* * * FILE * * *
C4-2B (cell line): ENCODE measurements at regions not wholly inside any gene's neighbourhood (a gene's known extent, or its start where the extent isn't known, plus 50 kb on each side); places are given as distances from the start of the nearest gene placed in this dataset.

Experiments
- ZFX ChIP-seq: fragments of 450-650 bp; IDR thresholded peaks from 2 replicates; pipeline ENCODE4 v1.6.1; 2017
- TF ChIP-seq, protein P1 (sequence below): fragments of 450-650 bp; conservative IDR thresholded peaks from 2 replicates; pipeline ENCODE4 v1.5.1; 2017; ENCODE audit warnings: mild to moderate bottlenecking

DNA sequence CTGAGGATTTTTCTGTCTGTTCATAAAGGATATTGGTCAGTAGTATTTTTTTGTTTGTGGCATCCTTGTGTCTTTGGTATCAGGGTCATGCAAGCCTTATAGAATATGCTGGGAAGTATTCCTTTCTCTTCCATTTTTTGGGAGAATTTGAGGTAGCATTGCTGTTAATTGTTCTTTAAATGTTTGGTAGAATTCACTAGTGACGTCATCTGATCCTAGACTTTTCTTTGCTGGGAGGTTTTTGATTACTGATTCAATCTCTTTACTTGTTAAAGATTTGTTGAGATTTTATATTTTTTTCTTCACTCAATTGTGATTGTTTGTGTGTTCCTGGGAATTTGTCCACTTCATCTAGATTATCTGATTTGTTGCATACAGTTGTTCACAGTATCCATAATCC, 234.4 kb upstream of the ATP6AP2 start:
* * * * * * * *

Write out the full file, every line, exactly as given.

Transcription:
C4-2B (cell line): ENCODE measurements at regions not wholly inside any gene's neighbourhood (a gene's known extent, or its start where the extent isn't known, plus 50 kb on each side); places are given as distances from the start of the nearest gene placed in this dataset.

Experiments
- ZFX ChIP-seq: fragments of 450-650 bp; IDR thresholded peaks from 2 replicates; pipeline ENCODE4 v1.6.1; 2017
- TF ChIP-seq, protein P1 (sequence below): fragments of 450-650 bp; conservative IDR thresholded peaks from 2 replicates; pipeline ENCODE4 v1.5.1; 2017; ENCODE audit warnings: mild to moderate bottlenecking

DNA sequence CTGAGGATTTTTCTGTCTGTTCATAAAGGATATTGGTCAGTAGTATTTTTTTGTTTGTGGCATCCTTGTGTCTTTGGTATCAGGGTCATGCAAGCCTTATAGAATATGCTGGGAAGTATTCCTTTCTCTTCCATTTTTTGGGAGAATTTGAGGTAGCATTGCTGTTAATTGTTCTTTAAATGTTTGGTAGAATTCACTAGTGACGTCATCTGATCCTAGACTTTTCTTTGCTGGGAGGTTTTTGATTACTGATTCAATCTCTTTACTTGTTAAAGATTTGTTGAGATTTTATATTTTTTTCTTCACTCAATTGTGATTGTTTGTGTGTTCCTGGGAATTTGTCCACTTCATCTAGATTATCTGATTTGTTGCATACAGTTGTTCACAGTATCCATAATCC, 234.4 kb upstream of the ATP6AP2 start: